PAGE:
Ofgem cuts cost of Hinkley Point C grid link by £60 million

25/05/2020 10:46 Electricity Market


The move will save UK consumers money on their bills over the 45-year cost period.

Ofgem has confirmed its decision to cut the proposed cost of the new Hinkley Point C grid link by £60 million.


The link, which is due to be completed in 2024, will connect the new nuclear power station to the nation’s electricity grid.


The energy regulator says the move will save UK consumers money on their bills over the next 45 years.


In October, it outlined a number of areas in which it deemed costs forecast by the National Grid Electricity Transmission (NGET) to be too high and proposed it would cut project spending by £80 million – it has now revised this figure following in-depth consultation and analysis.


NGET wanted to spend £716 million on the new link, but Ofgem’s decision today cuts that to £656 million, which it suggests is the lowest cost that the project can be effectively and efficiently delivered at.


Daily (02.07.2020): EUAs soared briefly above the €28-level on Wednesday, to hit 11-month highs amid speculative buying

02/07/2020 09:26:00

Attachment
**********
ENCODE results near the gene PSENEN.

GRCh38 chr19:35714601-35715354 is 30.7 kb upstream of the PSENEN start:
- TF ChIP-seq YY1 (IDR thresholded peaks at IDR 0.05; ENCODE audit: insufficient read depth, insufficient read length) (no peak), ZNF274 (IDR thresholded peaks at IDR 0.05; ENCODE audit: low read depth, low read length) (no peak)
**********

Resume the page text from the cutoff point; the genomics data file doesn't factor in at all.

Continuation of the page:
Crude oil futures gained ground on Wednesday amid a massive drawdown in U.S. crude stockpiles, suggesting that demand is improving. However, the surge in new coronavirus cases limited the market’s upside. Hence, Brent crude for September delivery rose by 88 cents, or 2.1%, to settle at 42.03 a barrel. At the same time, U.S. WTI crude gained 55 cents, or 1.4%, to end at $39.82 per barrel.


Statkraft to begin operations at hydropower plant in Albania

02/07/2020 09:16:00

Renewable energy generating company Statkraft announced this week that its Moglice hydropower plant in Albania will began commercial operations, delivering renewable power to the Albanian grid.


Daily (01.07.2020): The German Cal ’21 power at its highest level since the end of February, driven by economic optimism, higher carbon and coal prices

01/07/2020 09:48:00

Oil prices reversed previous gains on Tuesday as Libya prepares to resume crude exports, intensifying concerns over a possible oversupply on the market. Hence, Brent crude for August delivery, which expired yesterday, fell by 56 cents, or 1.2%, to settle at $41.15. The more-active September contract lost 58 cents at $41.27 a barrel. At the same time, U.S. WTI crude dropped by 43 cents, or 1%, to end at $39.27 a barrel. However, for the month, Brent and WTI gained 16.5% and 12.4% respectively.